vampire the masquerade – What happens if a character’s declared action becomes impossible?

The action is wasted, at least as it was intended

The major basis for that statement is that combat rounds in V:tM are three-second slices of time with simultaneous actions. The initiative order is used both to make that more manageable (it’s hard to track and interact with 10 characters operating at the same time!) and to simulate the advantages held by characters who are faster than others. Consider this excerpt:

Although you declare your character’s action now (this is the Initiative phase)
(including stating that your character delays her action
to see what someone else does), you wait until
the attack stage to implement that action. At this
time, you must also state if any multiple actions will
be performed, if Disciplines will be activated, and/or if
Willpower points will be spent. Characters declare in
reverse order of initiative, thus giving faster characters
the opportunity to react to slower characters’ actions.
(V20 Core Rulebook, page 271)

Emphasis mine. It is explicit that the purpose of declaring actions in reverse initiative order is to allow faster characters to undercut slower characters’ efforts. It doesn’t fit too well with that to allow a slower character to declare an action, have it thwarted, and then freely choose a different action all in the same 3-second window.

Portions of an action may still be possible, as in the “intending to run through a door which is suddenly closed”. You may not be able to run through the door, but I would almost certainly rule that you still run up to it before it slams shut in your face.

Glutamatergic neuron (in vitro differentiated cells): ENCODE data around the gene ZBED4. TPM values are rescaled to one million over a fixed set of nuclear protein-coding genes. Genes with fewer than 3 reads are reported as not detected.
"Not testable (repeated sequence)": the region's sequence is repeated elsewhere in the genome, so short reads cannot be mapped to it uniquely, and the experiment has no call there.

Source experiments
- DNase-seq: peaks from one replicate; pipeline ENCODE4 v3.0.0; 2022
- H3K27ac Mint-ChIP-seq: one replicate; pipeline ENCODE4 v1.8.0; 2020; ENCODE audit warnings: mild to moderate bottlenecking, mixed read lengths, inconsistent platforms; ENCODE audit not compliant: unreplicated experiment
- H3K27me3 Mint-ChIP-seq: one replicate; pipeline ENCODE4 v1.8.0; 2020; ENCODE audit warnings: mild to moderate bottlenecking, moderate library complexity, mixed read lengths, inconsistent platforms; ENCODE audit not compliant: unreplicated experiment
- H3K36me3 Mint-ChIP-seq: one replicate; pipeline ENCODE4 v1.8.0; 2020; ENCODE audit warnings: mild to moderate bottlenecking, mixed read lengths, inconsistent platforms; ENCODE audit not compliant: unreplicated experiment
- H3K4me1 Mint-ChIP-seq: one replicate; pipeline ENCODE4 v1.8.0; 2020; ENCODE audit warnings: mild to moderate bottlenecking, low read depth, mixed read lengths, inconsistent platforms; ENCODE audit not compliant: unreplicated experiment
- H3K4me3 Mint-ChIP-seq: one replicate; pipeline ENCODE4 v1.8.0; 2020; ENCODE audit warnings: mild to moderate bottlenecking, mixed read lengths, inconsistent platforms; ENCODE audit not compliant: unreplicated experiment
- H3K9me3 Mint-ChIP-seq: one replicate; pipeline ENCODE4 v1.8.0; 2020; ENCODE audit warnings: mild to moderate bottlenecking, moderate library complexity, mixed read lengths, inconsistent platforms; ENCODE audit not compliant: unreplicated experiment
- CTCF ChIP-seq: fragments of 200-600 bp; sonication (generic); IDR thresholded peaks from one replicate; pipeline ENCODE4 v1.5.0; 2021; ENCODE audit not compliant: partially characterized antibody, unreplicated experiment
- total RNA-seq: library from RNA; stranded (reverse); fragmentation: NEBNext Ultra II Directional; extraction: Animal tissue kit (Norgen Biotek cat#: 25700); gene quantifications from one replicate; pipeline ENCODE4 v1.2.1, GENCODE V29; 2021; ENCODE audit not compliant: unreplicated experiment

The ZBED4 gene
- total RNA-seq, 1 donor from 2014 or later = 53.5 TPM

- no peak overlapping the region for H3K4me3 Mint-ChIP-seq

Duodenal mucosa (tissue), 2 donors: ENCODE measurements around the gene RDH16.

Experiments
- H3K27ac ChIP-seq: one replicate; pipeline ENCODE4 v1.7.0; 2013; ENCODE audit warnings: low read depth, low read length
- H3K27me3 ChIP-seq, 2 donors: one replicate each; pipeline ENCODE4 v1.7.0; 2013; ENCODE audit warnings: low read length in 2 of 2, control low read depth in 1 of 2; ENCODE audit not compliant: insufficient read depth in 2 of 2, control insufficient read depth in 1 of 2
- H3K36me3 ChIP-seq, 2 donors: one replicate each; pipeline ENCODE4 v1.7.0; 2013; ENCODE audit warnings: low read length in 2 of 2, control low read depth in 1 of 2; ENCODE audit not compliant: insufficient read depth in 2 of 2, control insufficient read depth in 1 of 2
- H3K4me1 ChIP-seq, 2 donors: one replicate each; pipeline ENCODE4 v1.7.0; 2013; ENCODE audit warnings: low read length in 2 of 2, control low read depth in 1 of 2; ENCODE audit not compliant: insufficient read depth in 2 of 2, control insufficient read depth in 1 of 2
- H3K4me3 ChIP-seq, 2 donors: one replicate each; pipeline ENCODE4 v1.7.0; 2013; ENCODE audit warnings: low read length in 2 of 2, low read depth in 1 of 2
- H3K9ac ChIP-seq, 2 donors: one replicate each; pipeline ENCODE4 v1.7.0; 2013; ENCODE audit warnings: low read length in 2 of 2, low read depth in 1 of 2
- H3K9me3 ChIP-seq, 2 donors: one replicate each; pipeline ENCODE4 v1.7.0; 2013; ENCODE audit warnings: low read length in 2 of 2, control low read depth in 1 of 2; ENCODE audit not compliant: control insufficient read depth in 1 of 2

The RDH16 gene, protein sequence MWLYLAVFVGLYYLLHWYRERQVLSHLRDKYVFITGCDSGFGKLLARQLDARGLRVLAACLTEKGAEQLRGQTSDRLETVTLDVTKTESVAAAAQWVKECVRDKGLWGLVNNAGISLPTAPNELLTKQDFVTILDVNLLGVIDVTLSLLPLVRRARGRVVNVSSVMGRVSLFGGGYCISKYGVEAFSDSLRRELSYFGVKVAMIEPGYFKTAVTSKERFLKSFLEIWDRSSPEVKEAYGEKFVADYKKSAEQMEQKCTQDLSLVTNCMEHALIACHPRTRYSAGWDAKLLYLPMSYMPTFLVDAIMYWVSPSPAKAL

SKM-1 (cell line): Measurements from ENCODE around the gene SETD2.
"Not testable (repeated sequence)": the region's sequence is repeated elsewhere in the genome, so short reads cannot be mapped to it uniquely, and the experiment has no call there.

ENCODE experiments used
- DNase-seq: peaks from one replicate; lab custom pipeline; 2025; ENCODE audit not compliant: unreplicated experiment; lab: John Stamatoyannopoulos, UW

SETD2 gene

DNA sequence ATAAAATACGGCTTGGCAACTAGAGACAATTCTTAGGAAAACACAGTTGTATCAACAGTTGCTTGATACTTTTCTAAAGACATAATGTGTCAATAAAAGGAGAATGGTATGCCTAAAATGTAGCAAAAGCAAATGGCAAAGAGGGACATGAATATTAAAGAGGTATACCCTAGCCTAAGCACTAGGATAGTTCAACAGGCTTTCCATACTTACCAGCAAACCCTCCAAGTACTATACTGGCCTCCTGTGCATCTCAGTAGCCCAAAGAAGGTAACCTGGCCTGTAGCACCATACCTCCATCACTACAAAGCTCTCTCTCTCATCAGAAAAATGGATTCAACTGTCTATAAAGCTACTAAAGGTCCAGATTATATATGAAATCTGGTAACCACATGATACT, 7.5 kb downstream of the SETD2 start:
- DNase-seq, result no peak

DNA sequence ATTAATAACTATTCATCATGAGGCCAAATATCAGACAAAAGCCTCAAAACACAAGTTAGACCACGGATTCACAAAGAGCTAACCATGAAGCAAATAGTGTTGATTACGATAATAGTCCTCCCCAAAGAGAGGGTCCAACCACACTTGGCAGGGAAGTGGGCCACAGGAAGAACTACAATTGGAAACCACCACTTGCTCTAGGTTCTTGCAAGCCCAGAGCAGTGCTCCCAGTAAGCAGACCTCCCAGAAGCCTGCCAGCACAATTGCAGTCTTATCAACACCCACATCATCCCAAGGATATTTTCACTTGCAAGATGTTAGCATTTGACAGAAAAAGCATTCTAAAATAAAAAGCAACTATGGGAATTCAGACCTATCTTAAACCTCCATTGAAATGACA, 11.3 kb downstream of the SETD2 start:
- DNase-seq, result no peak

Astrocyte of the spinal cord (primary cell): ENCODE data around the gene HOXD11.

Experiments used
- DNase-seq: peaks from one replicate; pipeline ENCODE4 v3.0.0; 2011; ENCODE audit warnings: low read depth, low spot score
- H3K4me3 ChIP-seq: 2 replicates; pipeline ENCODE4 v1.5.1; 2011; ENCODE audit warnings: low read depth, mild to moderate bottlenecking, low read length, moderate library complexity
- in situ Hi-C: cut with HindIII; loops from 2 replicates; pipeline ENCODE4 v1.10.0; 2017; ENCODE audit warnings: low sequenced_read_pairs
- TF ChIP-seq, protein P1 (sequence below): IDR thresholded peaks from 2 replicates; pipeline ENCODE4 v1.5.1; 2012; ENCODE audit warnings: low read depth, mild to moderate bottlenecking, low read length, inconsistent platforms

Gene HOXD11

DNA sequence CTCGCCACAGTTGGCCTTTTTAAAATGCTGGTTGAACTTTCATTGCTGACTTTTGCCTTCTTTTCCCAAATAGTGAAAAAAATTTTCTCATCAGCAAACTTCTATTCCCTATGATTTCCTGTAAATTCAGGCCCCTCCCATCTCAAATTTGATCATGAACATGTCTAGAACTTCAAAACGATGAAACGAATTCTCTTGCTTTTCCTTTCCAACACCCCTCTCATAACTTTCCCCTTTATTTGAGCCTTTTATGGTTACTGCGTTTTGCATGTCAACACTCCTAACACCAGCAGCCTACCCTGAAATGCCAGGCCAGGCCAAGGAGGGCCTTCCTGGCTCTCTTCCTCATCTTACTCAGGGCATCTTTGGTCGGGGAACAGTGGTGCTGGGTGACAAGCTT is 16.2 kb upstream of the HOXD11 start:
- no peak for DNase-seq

Narration is important. This is a game under the Storyteller system! A situation like the one described in the question, while not too common in my experience, allows for tense and exciting encounters.

When two vampires are fighting in the Deadlands, one doesn’t disappear through the Shroud back to the living world and then after a pause their opponent starts shooting at where their target used to be in frustration. It all happens at once, and the disappearing character acted just a hair more quickly than the other one. The narrative-focused Storyteller system is probably better served by something like:

Lucretia levels her pistol at Augustus and pulls the trigger three times, with three precise, controlled motions. But as the bullets fly towards Augustus, he seems to fade away. In the fraction of a second it takes the bullets to reach Augustus’ former position, there is nothing there to hit!